Is one person’s child more important than another’s?

That’s what investigative journalist, staff writer for the “New York Times Magazine,” and MacArthur Genius Nikole Hannah-Jones asked last Thursday night at Third Presbyterian Church.

Hundreds of local community members — UR students included — gathered for a conversation on how Rochester’s education system can be restructured, in Hannah-Jones’ view, to work for students of all races. The event was hosted by a local advocacy group, Great Schools For All.

“I understand Rochester’s not number one in a lot of things, but apparently, y’all do a pretty good job of segregation,” Hannah-Jones said.

Going off of a report by EdBuild — a nonprofit organization focused on public school funding — Hannah-Jones said that Rochester is ranked in the top 50 school districts in the country for district border segregation. This means the disparity between poverty rates of neighboring school districts is among the worst in the entire country.

For example, Rochester City School District, which ranks 22nd on that list, has an enrollment of 30,295 and a poverty rate of 43 percent, while less than 20 minutes away, Penfield Central School District has an enrollment of 4,475 and a poverty rate of 5 percent.

This problem, Hannah-Jones said, is not just seen in Rochester, but throughout the country — especially in blue states and blue cities, areas that are traditionally liberal.

“I’m not ever speaking to conservatives when I give talks,” Hannah-Jones said. “I’m speaking to progressive white people who say they believe in equality and integration, but don’t act that way. Those are the people that I’m trying to convince.”

To understand why America continues to struggle with the fundamental issue of inequality years after the abolishment of slavery, Hannah-Jones urged everyone to understand their history and the history of one of the earliest education reform movements, Horace Mann’s Common School Movement.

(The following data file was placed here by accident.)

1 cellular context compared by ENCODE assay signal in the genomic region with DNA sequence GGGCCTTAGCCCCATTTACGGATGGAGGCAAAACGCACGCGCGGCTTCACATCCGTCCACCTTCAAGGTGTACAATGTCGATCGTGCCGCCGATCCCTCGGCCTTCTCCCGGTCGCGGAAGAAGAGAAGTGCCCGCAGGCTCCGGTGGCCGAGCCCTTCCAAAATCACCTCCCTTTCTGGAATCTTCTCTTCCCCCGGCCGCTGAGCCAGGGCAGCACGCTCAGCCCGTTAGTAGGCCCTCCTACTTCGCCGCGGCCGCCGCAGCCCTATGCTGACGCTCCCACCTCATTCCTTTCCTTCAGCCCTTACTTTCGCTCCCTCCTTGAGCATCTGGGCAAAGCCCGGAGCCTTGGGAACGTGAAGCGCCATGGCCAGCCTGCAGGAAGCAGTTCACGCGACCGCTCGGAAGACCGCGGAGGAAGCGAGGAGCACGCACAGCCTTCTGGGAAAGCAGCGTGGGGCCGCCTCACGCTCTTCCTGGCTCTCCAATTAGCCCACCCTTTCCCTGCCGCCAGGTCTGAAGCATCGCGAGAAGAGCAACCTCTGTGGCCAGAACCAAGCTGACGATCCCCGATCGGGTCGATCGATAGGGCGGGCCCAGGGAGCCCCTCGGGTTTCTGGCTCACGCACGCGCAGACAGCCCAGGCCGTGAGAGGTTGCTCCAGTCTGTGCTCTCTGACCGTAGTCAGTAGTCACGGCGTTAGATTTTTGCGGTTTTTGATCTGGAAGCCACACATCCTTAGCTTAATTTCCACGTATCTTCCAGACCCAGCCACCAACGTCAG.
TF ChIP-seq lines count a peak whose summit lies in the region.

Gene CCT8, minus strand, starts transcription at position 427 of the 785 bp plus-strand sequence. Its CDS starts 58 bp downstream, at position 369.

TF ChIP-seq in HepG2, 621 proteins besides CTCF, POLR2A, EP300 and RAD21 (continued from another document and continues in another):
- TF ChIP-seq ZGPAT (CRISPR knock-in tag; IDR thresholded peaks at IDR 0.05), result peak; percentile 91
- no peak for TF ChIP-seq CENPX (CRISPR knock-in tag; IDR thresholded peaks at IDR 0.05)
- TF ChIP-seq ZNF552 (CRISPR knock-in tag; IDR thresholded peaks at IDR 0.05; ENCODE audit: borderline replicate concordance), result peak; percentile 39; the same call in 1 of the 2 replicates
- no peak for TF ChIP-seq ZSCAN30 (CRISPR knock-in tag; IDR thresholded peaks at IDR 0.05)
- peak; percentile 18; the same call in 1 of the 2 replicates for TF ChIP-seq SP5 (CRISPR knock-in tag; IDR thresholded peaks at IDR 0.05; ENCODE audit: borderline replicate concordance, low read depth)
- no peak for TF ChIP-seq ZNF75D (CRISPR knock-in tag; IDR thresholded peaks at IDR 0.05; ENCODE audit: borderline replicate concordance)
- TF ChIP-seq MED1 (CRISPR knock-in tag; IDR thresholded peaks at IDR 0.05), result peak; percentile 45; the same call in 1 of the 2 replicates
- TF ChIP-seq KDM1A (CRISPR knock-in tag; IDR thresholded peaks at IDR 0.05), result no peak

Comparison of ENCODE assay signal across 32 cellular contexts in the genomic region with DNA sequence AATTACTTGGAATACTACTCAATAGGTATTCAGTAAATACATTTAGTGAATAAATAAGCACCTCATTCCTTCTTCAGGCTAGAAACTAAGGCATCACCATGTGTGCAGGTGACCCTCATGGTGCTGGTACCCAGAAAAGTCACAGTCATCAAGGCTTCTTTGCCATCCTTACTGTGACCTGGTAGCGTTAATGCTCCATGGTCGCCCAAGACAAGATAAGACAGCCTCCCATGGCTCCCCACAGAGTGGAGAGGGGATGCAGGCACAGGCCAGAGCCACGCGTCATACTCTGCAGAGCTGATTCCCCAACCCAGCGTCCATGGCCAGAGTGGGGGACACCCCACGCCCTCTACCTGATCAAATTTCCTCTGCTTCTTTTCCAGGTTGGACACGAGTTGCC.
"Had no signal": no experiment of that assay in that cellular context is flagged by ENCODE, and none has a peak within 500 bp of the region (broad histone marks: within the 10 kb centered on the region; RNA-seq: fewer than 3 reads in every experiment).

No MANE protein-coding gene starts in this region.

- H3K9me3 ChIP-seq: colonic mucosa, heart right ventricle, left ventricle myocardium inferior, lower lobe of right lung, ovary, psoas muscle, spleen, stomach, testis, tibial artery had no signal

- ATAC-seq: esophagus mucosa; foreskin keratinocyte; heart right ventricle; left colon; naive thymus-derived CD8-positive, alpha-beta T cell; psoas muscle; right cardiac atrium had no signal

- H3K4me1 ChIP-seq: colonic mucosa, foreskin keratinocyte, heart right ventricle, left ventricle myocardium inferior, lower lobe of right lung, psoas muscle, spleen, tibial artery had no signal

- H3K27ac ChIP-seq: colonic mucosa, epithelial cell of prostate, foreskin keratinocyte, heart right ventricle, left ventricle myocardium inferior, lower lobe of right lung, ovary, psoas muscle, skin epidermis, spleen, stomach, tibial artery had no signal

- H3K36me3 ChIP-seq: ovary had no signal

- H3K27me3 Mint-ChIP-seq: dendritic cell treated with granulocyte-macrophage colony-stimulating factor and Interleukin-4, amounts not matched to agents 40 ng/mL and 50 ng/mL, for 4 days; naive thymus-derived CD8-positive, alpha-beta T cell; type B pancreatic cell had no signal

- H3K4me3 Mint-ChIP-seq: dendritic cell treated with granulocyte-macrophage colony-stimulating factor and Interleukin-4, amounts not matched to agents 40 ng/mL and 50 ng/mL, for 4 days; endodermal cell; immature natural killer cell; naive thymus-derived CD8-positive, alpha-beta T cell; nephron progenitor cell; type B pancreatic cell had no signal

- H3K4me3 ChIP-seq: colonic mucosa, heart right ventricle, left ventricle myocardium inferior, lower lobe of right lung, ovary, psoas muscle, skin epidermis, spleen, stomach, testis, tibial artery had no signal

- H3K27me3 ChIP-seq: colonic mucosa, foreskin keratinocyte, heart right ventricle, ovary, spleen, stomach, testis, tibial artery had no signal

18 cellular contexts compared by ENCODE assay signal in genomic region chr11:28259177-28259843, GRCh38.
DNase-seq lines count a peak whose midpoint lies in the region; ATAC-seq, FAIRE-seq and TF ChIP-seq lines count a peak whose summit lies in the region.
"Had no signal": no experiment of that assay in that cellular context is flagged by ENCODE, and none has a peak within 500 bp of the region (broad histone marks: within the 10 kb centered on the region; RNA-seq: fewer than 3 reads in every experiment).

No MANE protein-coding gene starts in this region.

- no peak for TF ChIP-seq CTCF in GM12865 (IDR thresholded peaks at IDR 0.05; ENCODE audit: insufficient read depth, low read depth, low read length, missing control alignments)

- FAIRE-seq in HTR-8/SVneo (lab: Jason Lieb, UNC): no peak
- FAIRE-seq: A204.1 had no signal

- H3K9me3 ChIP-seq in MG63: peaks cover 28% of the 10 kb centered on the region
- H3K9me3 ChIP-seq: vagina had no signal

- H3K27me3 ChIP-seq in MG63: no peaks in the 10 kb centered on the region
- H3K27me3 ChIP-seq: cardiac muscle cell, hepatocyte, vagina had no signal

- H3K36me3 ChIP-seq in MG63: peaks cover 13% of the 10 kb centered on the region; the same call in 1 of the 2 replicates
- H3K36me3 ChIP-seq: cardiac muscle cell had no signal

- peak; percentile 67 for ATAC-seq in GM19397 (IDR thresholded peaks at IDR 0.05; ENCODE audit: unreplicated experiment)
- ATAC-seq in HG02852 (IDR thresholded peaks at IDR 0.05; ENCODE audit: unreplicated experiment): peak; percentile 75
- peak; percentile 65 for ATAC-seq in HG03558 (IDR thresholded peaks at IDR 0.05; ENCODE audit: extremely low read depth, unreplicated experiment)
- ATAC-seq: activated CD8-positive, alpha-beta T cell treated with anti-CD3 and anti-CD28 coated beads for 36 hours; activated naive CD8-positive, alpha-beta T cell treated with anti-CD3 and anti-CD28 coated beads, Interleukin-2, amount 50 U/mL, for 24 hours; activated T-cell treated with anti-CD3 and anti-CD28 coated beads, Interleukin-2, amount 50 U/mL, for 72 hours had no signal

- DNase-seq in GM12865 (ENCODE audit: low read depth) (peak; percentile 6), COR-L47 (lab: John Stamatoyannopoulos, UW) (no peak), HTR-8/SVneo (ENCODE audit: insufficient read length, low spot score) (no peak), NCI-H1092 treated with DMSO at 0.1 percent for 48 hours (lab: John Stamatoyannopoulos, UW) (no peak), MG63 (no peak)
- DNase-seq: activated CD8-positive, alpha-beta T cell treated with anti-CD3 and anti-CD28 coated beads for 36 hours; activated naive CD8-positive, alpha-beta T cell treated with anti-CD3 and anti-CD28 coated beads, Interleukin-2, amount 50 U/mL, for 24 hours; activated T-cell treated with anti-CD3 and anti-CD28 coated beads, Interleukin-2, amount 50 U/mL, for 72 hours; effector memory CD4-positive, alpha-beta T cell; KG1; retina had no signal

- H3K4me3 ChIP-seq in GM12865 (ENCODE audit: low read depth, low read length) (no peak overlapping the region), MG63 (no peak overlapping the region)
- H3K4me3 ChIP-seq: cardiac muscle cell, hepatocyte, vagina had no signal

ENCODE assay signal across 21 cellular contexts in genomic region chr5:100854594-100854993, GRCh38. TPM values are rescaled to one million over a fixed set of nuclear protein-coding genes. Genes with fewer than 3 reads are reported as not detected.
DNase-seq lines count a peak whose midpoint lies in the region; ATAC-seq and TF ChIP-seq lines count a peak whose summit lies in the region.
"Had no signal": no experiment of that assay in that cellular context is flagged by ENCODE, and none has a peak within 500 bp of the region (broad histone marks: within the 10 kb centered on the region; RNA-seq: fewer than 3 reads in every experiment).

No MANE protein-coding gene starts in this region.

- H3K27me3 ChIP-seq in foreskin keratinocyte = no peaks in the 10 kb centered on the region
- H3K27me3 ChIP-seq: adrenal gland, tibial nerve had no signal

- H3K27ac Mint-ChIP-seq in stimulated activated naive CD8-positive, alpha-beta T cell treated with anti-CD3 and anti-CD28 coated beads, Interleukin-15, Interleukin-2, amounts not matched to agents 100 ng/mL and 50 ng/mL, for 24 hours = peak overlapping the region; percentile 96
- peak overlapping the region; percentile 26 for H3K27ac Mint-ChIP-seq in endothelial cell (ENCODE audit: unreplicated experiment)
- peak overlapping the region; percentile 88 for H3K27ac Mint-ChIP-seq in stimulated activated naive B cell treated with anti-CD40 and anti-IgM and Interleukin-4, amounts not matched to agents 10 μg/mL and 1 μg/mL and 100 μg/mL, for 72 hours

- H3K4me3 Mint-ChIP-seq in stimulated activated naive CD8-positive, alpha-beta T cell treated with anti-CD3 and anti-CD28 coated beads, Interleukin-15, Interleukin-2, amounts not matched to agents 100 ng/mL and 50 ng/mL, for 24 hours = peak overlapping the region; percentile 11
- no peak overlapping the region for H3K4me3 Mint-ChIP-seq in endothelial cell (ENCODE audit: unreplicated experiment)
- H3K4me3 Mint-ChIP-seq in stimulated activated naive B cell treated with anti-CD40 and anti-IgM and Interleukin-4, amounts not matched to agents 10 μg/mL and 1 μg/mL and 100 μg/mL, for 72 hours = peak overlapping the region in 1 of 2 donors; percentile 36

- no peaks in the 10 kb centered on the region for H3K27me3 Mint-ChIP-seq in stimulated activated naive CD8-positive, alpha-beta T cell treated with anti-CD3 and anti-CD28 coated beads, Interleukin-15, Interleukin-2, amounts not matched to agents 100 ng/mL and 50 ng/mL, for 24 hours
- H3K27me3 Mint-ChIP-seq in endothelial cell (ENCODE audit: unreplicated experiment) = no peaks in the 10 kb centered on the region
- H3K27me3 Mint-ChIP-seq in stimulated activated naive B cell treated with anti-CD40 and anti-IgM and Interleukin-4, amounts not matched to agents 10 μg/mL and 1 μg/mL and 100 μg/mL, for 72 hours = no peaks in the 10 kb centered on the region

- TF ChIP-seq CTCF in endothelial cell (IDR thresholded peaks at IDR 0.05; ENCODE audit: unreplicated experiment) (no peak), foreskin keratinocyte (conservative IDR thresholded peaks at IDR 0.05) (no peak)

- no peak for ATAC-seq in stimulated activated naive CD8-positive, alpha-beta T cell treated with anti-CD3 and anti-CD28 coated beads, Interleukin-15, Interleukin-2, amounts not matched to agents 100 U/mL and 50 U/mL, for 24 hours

The movement’s purpose was to create a uniform system of public education, commonly known today as public schools. But, according to Hannah-Jones, that system wasn’t for everyone. To get white people in Massachusetts to agree to common schools, Mann had to exclude black children.

“We were under the belief that if we sacrifice black children for now, eventually black children will be brought into the fold,” Hannah-Jones said. “And here we are in 2017, still fighting to get an equal education for black children in this country.”

The solution — and subject of many of Hannah-Jones’ articles and new book “Living Apart: How the Government Betrayed a Landmark Civil Rights Law” — is integration.

The integration of schools results in the dissolution of the two philosophies of education Jones has diagnosed America with — the one for democracy, the education that most white Americans have received, and the one for oppression, the education that black, native, and latino children have received.

Hannah-Jones showed the audience a graph of standardized test scores. On that graph were two lines — one that represented the reading ability of white children and one that represented the reading ability of black children. The gap between those lines, as Hannah-Jones pointed out, was the narrowest in 1988, the peak of desegregation. And as schools have become resegregated over time, the gap, she said, has never been as narrow.

“It is not that integration makes black children smart, there is nothing about sitting next to a white child that makes a black child smarter, but what it does guarantee is that that black child gets what the white child gets,” Hannah-Jones said.

Drawing on her own experience of sending her child to a school with a 95 percent poverty rate to exert what little power she had over changing the public school system, Hannah-Jones called on the crowd to reconsider sending their children to the best schools possible, at the expense of a local public school.

“How can we look at ourselves everyday and say these schools are not good enough for our kids, but they’re good enough for someone else’s?” Hannah-Jones asked.

Following her talk, lines snaked throughout the pews as well-wishers lined up to thank Hannah-Jones for her talk.



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